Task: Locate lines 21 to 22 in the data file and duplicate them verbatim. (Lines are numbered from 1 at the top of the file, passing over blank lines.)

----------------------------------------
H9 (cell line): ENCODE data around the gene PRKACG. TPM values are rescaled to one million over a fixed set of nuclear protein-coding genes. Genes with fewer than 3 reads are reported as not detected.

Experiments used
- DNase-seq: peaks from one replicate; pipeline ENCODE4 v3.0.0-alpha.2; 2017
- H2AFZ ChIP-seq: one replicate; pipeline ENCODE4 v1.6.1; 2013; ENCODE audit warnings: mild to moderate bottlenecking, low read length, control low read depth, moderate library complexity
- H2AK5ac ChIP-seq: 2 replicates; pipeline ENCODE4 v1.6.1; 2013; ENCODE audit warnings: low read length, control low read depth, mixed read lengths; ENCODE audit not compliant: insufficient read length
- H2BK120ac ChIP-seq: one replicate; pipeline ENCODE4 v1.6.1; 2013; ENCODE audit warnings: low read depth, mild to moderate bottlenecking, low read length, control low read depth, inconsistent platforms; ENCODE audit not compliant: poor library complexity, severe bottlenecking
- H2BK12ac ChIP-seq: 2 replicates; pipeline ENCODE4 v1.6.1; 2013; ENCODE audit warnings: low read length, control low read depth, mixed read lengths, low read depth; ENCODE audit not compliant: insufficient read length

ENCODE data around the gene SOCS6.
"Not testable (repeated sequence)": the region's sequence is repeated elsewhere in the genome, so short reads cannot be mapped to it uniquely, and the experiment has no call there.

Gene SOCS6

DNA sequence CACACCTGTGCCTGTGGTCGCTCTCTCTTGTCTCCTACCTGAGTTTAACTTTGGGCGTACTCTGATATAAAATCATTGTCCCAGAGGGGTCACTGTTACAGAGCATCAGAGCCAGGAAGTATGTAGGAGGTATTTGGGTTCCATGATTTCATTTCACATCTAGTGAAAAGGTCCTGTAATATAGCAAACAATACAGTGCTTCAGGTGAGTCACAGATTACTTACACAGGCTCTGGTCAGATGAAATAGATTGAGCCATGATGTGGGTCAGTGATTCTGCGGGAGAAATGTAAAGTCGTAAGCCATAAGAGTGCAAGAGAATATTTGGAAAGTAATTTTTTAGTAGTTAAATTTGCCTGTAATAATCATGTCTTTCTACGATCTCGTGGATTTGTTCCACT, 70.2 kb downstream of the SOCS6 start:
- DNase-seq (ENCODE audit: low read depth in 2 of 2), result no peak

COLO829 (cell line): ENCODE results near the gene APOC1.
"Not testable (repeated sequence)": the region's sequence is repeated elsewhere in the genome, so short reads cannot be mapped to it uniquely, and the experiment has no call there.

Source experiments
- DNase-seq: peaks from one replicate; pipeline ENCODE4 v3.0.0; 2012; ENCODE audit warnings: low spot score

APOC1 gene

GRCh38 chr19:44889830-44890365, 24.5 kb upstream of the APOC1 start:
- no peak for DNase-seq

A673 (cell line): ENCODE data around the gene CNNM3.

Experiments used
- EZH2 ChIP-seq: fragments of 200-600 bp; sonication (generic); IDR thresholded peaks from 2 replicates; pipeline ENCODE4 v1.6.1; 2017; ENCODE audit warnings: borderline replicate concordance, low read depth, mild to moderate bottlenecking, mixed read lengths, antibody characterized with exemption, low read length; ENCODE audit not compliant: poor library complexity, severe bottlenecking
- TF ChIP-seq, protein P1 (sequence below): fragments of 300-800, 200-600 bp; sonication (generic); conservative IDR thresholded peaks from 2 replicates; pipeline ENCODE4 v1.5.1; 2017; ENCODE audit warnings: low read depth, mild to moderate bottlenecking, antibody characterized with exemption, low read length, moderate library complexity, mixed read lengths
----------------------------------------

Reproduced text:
Experiments used
- EZH2 ChIP-seq: fragments of 200-600 bp; sonication (generic); IDR thresholded peaks from 2 replicates; pipeline ENCODE4 v1.6.1; 2017; ENCODE audit warnings: borderline replicate concordance, low read depth, mild to moderate bottlenecking, mixed read lengths, antibody characterized with exemption, low read length; ENCODE audit not compliant: poor library complexity, severe bottlenecking